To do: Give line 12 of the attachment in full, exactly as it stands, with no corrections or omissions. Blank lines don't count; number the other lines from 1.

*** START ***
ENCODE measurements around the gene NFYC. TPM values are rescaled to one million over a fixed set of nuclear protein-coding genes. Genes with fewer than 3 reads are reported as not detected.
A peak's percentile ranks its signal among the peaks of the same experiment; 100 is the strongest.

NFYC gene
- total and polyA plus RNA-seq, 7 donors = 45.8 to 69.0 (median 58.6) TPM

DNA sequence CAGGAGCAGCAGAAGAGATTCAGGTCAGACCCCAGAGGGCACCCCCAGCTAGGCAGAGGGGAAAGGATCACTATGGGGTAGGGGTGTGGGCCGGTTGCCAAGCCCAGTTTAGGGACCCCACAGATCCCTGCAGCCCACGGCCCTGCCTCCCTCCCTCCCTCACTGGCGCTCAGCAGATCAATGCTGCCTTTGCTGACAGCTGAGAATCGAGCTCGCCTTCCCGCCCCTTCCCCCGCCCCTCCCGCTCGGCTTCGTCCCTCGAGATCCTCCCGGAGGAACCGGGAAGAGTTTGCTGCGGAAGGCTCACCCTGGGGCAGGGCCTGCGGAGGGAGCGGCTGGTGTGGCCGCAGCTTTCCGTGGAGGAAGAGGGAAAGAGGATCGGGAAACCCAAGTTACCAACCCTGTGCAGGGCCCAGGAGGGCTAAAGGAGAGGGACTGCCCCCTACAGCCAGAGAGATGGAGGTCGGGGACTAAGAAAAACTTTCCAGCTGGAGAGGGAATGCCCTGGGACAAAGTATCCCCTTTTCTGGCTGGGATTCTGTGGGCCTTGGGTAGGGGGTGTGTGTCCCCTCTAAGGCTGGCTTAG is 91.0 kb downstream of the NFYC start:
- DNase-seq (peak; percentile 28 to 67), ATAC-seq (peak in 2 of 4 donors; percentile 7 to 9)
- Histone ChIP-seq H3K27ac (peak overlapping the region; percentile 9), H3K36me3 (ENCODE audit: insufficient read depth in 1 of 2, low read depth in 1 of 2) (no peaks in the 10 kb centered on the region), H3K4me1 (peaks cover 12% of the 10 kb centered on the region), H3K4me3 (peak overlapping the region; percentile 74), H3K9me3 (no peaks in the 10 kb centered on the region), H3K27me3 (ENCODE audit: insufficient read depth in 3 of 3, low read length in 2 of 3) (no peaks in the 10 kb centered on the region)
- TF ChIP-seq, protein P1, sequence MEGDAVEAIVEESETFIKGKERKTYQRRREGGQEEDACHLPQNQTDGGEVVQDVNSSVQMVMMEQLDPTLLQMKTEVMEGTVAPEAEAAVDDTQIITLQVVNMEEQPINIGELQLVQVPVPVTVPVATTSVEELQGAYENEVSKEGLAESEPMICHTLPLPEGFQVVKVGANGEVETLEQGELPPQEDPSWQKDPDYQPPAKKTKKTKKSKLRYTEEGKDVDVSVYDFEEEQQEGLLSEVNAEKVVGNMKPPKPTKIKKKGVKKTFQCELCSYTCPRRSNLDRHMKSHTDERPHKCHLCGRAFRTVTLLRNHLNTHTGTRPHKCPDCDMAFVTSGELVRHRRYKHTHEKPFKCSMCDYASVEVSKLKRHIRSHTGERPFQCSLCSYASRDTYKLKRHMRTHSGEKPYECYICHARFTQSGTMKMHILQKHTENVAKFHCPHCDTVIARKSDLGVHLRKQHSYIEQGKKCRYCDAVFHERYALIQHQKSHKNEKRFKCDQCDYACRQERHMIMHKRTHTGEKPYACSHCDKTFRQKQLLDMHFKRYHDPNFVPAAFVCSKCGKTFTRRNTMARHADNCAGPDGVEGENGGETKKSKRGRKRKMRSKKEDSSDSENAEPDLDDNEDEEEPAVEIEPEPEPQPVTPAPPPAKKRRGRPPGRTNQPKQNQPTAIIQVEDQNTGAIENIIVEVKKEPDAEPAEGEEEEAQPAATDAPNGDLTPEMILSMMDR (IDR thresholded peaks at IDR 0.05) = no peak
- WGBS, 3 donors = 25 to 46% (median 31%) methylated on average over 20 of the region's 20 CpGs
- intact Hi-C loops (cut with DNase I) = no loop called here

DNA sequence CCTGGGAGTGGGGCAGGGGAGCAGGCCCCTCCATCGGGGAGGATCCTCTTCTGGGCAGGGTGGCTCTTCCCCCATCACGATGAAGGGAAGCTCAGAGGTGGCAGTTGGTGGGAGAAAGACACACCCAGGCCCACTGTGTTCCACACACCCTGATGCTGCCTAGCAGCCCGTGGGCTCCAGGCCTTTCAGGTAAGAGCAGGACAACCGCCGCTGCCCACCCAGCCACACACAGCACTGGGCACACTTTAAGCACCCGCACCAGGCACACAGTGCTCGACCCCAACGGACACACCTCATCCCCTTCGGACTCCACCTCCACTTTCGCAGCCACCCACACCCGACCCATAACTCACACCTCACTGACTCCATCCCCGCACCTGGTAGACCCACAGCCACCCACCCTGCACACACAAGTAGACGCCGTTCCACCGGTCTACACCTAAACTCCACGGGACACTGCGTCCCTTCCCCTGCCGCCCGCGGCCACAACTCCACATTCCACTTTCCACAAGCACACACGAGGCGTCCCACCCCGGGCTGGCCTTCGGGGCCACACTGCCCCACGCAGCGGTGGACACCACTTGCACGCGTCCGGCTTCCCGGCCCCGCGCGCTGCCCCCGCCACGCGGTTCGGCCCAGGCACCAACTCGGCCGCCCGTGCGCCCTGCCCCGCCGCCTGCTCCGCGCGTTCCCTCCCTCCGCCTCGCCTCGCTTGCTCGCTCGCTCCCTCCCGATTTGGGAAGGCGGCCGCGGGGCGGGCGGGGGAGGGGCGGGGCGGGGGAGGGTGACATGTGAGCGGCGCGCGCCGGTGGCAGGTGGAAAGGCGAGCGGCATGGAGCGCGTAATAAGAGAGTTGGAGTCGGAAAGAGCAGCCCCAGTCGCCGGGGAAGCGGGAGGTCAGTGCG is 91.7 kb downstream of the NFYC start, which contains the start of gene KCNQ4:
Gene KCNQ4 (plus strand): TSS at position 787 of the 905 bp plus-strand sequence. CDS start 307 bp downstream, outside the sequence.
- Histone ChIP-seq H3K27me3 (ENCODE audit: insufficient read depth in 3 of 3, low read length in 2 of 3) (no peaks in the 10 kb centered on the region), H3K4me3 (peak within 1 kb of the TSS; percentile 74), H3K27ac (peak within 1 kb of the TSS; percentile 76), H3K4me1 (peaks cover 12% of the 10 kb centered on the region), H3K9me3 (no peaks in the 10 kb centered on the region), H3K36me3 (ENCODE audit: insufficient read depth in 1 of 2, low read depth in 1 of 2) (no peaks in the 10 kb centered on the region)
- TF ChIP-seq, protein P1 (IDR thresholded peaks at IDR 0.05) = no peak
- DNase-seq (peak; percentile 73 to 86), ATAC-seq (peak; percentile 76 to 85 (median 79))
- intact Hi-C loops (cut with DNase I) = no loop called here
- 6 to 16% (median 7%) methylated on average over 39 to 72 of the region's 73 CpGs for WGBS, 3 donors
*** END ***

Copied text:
Gene KCNQ4 (plus strand): TSS at position 787 of the 905 bp plus-strand sequence. CDS start 307 bp downstream, outside the sequence.